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Judge issues ruling in Heights rebuild lawsuit

The Del Mar Heights rebuild as seen from Mira Montana.
(Courtesy)

The Del Mar Union School District must address three outstanding environmental issues before continuing on with its Del Mar Heights School rebuild, according to a Dec. 22 ruling in the lawsuit against the district by Save the Field.

Save the Field’s lawsuit centers on the belief that the district’s California Environmental Quality Act (CEQA) process was flawed, resulting in an incomplete and inaccurate environmental review. Judge Joel R. Wohlfeil found that the “abbreviated environmental process employed by district did not, in part, comply with CEQA.” The judge concluded while there were three areas that the district should study further, 10 out of the 13 complaints against the district were without merit.

The three areas in need of further study include the temporary noise from the on-site construction of the new school, whether additional traffic might occur from the construction of the pedestrian access point at the Mira Montana Drive cul-de-sac, and whether the sensitive Chaparral habitat will be disturbed in the repairs to the two stormwater drainage systems in the neighboring Torrey Pines Reserve Extension.

“The district believes this decision vindicates the project planning process, particularly in finding the main portions of the litigants’ complaints without merit,” the district said in a statement. “To bring resolution to this as soon as possible, the district will act to address the court’s direction on the three remaining items so as to move forward with this important rebuild project.”

Both sides view the ruling as a victory.

“Now that the judge has set aside the central concerns raised by the litigants, we stand ready to move forward with the rebuild of Del Mar Heights School,” DMUSD board President Erica Halpern said in a statement. “We hope that once the few remaining open items are addressed, these neighbors will cooperate in getting our kids back to school and allowing our community access to this beautiful new campus.”

According to Save the Field spokesperson Rick Schloss, they have believed all along that the district violated the law by preparing an insufficient environmental document, “shortcutting review of its project in order to fast track it without regard for CEQA”.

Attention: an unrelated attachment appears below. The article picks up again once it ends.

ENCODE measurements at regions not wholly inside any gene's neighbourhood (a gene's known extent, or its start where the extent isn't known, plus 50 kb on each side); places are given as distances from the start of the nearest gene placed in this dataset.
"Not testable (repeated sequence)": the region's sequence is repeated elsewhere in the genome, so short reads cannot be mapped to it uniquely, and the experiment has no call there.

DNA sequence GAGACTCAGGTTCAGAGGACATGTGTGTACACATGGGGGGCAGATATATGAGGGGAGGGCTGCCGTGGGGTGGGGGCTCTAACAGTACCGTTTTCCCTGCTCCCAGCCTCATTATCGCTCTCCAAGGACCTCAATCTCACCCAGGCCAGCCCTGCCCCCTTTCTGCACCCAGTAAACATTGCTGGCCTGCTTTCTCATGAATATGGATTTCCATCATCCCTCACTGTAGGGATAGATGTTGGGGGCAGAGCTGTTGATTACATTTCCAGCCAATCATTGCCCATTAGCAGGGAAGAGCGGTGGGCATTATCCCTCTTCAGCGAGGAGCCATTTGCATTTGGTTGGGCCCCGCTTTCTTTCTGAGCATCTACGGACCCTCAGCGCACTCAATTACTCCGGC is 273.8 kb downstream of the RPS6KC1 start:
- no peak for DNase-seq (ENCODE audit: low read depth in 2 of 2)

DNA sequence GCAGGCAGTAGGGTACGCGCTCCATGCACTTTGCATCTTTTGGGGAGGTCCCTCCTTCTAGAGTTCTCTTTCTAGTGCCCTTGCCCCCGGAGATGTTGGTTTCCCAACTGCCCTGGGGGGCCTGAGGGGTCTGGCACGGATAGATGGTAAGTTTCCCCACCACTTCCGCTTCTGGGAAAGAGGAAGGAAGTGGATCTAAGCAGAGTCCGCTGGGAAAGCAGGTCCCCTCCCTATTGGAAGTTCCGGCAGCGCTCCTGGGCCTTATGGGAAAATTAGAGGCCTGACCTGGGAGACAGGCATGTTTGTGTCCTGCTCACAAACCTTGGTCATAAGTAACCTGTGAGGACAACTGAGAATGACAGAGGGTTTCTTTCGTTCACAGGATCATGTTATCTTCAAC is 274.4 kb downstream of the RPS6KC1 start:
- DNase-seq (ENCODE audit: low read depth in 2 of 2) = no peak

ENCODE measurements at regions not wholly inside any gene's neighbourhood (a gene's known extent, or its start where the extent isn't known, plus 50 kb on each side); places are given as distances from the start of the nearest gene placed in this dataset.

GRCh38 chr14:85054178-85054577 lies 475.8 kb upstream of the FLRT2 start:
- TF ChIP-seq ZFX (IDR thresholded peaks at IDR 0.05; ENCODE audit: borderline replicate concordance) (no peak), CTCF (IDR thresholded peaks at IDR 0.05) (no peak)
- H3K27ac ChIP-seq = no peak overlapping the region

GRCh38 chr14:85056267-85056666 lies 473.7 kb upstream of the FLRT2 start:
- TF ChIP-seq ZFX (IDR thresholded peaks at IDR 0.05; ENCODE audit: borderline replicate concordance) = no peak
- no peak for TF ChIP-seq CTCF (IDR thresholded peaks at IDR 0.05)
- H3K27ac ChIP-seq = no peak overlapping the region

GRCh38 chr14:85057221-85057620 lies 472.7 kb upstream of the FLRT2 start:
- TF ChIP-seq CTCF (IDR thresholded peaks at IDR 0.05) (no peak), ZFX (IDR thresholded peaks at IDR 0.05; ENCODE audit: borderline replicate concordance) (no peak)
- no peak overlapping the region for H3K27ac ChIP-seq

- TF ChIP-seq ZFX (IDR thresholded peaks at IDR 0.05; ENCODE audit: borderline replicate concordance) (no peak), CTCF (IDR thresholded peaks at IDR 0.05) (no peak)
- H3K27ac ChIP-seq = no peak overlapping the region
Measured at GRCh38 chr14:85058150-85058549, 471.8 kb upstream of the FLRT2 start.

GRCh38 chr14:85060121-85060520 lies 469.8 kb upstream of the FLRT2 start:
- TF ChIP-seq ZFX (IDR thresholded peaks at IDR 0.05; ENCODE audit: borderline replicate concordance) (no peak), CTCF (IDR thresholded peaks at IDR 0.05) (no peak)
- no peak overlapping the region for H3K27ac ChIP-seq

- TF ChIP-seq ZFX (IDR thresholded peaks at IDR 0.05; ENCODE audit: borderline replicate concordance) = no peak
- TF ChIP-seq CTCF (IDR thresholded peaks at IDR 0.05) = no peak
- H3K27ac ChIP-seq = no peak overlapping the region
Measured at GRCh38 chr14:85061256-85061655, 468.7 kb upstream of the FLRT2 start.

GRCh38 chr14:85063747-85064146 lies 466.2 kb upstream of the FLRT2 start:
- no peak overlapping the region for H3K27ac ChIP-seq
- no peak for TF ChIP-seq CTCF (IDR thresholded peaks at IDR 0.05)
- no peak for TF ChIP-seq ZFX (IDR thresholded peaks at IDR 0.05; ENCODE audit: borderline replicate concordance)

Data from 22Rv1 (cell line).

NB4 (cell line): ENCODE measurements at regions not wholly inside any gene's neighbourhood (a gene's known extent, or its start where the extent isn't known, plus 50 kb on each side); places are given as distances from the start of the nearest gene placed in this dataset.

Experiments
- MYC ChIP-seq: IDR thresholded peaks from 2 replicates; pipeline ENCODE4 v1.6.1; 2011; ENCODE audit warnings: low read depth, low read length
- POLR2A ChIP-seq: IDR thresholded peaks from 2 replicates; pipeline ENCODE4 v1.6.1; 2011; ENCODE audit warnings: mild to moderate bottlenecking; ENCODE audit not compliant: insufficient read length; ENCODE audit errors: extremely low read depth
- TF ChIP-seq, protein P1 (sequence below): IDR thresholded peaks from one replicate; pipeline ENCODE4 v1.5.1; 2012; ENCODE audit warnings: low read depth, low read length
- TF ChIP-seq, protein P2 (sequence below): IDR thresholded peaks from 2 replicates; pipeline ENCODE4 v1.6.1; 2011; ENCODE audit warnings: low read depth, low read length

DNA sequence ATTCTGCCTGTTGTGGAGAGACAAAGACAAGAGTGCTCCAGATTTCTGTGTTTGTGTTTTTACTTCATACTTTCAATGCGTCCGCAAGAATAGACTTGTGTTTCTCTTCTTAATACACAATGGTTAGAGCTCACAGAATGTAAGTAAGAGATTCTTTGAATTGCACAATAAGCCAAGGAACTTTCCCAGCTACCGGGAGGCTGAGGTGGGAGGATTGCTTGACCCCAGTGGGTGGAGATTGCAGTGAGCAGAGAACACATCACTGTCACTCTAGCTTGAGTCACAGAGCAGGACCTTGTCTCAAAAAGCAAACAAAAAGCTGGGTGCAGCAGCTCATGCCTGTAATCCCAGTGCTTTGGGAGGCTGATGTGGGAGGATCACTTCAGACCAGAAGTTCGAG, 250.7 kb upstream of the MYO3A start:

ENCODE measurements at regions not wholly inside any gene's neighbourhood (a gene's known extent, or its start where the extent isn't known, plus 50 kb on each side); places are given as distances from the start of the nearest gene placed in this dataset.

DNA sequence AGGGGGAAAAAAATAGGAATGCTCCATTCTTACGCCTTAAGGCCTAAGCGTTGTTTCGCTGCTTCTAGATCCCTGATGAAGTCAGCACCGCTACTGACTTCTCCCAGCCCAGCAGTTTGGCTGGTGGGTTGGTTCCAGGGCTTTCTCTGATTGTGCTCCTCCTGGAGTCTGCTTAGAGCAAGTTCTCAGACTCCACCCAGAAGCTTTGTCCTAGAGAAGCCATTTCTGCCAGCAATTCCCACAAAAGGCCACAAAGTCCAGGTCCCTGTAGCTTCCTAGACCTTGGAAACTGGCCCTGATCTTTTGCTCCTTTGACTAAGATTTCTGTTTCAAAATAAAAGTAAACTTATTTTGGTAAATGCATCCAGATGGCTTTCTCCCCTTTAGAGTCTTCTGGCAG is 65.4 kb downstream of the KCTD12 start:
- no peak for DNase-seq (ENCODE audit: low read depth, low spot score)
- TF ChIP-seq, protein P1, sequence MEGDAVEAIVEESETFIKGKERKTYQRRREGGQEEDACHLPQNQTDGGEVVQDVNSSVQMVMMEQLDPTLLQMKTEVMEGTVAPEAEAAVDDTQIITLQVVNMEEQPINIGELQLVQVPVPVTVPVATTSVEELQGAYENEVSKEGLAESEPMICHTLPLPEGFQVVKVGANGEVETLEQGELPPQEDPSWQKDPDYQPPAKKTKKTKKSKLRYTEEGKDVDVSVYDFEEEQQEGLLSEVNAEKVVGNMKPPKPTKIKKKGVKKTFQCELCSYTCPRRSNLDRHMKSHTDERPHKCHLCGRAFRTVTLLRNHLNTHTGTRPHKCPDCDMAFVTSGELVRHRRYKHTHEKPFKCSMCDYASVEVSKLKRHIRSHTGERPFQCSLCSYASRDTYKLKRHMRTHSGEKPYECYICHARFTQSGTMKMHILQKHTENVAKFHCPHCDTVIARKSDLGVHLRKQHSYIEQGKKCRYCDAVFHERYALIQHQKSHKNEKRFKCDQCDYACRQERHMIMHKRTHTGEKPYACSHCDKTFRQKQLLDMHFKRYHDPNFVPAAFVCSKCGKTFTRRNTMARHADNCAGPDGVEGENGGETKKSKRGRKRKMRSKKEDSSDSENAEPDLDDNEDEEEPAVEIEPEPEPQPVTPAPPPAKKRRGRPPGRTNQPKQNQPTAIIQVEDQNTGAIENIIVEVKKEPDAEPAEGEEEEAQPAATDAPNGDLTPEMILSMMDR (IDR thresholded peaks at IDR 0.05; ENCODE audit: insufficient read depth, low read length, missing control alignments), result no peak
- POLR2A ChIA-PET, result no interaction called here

“A full EIR to fully study all impacts is the only appropriate process to safeguard our community. This is a necessary step that should have been done from the beginning, but instead DMUSD ignored these concerns and refused to address important issues,” said Schloss. “Rather than pursuing an EIR on this flawed project, DMUSD has an opportunity to rethink and redesign, to rebuild the school and Save the Field, protecting limited recreational open space for generations to come. The district has that responsibility to its students, families, the community and our entire region.”

One of the key complaints of Save the Field has been the loss in the school’s playing field and hardscape areas by 50%. Among his findings, Wohlfeil ruled that the impact associated with community recreational use is insignificant: “Although the rebuild project will result in changes, these changes are not significant for purposes of a CEQA analysis.”

While Save the Field has argued that no school should be built in the required defensible space within 100 feet of the high fire risk zone of the reserve, the court concluded that there was no potential for a significant impact. The court recognized safety features in the rebuild including the fire access lane, additional fire hydrants, moving buildings an additional 20 feet from the canyon edge, upgrading to fire-resistant buildings and equipping buildings with fire sprinklers.

“The rebuild project will alleviate current fire risk conditions by increasing the setback, not make these impacts worse,” the ruling stated. “As a result, there is no demonstrated potential for a significant impact related to a 100-foot setback requirement.”


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